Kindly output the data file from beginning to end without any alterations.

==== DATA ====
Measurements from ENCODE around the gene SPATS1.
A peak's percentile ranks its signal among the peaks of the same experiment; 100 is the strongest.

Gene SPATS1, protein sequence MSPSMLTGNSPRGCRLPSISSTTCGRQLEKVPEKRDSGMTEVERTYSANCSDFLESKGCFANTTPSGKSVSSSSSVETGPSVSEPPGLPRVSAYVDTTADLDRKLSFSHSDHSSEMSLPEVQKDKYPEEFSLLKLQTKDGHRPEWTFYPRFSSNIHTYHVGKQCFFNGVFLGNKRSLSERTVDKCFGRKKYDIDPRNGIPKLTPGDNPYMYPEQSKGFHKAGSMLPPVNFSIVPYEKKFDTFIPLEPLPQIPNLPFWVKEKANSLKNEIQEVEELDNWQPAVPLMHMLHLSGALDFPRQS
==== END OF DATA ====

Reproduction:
Measurements from ENCODE around the gene SPATS1.
A peak's percentile ranks its signal among the peaks of the same experiment; 100 is the strongest.

Gene SPATS1, protein sequence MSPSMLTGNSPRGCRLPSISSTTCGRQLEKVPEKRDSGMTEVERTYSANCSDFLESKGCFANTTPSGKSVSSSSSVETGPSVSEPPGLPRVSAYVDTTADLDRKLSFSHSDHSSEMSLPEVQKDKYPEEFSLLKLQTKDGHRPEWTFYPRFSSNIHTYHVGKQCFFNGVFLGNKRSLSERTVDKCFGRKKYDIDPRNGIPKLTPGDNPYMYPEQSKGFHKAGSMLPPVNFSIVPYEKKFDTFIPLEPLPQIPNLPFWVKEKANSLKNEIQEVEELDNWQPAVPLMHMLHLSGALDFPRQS